In fact, a British intelligence agent cited lasers as a reason The Guardian's work reporting on NSA leaks might not be entirely secure even though the documents were entirely disconnected from networked computers:
He said by way of example that if there was a plastic cup in the room where the work was being carried out foreign agents could train a laser on it to pick up the vibrations of what was being said. Vibrations on windows could similarly be monitored remotely by laser.
Laser microphones work by bouncing a laser off of a window or other surface that will vibrate with the sound waves in a room. The laser beam is returned to a receiver where the vibrations are processed into sound.
The technology behind laser microphones was reportedly first developed by electronic musician and inventor Leon Theremin in the 1940s and quickly impressed into KGB service under the code name "Buran" or storm. According to Robert Kessler's "Secrets of the FBI", U.S. intelligence agencies were also using laser microphone techniques during the Cold War.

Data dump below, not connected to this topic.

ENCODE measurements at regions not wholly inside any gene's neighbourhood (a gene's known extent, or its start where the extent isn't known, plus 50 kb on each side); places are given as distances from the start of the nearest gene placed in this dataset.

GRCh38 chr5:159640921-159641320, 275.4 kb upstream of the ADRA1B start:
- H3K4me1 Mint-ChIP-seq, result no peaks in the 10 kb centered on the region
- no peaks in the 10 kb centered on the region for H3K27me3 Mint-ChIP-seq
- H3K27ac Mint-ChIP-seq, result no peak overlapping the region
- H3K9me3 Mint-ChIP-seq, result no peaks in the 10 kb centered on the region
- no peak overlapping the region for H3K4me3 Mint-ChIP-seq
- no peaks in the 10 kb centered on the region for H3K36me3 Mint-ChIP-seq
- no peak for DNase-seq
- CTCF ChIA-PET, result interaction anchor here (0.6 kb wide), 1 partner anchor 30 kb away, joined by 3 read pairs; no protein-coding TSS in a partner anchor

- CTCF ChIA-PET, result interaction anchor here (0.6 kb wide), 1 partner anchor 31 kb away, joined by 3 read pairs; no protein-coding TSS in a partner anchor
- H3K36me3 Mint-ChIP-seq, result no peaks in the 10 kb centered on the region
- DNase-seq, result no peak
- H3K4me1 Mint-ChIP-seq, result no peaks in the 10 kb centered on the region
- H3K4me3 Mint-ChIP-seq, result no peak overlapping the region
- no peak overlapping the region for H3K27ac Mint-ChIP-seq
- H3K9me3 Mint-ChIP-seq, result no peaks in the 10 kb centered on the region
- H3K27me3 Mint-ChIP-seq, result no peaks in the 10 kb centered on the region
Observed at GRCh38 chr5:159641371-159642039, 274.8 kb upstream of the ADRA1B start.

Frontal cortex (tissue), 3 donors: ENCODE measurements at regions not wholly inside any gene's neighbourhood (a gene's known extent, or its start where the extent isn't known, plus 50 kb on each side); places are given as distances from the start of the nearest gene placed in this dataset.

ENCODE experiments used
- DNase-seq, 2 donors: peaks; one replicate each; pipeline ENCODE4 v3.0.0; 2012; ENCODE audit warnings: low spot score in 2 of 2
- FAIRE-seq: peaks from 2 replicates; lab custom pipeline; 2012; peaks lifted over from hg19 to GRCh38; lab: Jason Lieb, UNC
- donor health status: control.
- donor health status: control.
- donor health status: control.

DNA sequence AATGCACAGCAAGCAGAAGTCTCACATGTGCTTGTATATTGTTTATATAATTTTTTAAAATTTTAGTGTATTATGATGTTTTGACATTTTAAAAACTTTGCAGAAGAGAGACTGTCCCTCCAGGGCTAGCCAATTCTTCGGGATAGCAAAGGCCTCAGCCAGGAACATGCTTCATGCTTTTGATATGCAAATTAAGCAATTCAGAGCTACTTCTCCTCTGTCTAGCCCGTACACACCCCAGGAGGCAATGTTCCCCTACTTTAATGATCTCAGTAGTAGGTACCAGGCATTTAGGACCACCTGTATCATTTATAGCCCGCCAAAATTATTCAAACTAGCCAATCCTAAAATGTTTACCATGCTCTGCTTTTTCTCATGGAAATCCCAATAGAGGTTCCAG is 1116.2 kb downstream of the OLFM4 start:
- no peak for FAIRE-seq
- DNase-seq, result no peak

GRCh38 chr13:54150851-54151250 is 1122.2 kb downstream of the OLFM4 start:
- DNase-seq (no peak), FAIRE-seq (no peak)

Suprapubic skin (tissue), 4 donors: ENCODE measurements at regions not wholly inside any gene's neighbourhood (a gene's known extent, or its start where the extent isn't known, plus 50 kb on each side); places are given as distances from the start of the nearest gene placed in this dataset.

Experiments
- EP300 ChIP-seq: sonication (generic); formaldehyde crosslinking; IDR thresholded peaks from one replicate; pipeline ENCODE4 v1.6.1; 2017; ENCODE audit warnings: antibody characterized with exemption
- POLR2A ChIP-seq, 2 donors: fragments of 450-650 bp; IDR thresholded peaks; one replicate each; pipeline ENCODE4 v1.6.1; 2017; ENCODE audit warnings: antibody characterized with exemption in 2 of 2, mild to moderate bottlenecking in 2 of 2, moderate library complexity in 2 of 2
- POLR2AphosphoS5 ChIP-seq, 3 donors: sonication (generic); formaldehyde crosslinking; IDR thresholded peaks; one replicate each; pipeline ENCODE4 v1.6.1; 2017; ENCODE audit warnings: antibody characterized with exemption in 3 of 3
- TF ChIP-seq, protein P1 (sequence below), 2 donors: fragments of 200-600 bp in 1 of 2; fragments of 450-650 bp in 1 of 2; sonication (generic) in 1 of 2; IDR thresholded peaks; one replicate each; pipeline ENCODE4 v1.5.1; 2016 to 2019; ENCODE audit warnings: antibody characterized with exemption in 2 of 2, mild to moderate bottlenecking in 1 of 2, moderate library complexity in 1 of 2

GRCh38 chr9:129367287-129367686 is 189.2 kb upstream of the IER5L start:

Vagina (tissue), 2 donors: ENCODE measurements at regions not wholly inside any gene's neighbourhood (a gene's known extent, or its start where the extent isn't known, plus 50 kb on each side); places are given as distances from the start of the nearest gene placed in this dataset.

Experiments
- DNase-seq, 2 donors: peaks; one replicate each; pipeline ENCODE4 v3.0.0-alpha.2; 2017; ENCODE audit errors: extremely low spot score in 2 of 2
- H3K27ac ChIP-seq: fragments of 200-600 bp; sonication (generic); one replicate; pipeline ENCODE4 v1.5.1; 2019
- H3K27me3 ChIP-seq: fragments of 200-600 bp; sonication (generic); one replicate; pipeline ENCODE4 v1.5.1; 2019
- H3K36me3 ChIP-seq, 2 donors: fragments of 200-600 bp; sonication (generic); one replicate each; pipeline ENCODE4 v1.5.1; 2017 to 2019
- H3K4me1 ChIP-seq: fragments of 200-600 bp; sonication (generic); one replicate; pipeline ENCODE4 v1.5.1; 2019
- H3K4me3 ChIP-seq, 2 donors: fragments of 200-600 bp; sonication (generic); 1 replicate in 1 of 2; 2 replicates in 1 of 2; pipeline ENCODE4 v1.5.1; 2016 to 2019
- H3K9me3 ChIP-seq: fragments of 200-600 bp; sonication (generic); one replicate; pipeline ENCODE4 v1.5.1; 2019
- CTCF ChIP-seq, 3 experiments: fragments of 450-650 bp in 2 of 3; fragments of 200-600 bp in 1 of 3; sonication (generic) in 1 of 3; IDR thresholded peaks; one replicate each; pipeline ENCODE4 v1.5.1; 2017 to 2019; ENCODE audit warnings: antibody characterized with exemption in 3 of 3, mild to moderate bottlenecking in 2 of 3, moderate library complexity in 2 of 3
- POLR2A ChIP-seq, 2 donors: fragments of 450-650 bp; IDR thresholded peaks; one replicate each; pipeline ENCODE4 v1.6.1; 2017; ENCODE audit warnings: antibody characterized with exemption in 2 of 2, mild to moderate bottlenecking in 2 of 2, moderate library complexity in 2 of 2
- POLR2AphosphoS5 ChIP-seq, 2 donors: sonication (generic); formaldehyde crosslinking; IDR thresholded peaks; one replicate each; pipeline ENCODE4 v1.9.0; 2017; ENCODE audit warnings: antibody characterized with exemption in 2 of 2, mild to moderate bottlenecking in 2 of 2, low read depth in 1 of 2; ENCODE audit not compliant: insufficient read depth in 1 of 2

It was well known enough in the 1970s that a University of Baltimore Law Review referenced eavesdropping by lasers as a "virtually indetectable" snooping technique that can be carried out using invisible infra-red laser beams only a quarter of an inch thick.
The devices can be hard to deploy, because you need to set up in near perfect parallel or have a prism affixed to a window to line up the receiver. But once in place it is relatively hard to detect and doesn't require direct access to the inner sanctums of a target's home.
There are some methods for avoiding or detecting laser eavesdropping, including using textured glass or special coatings. A recent profile of Alex Karp, a co-founder of intelligence contractor Palantir reported his office uses gadgets known as acoustic transducers on all the window panes in his office to vibrate the glass with white noise to combat the deployment of laser microphones.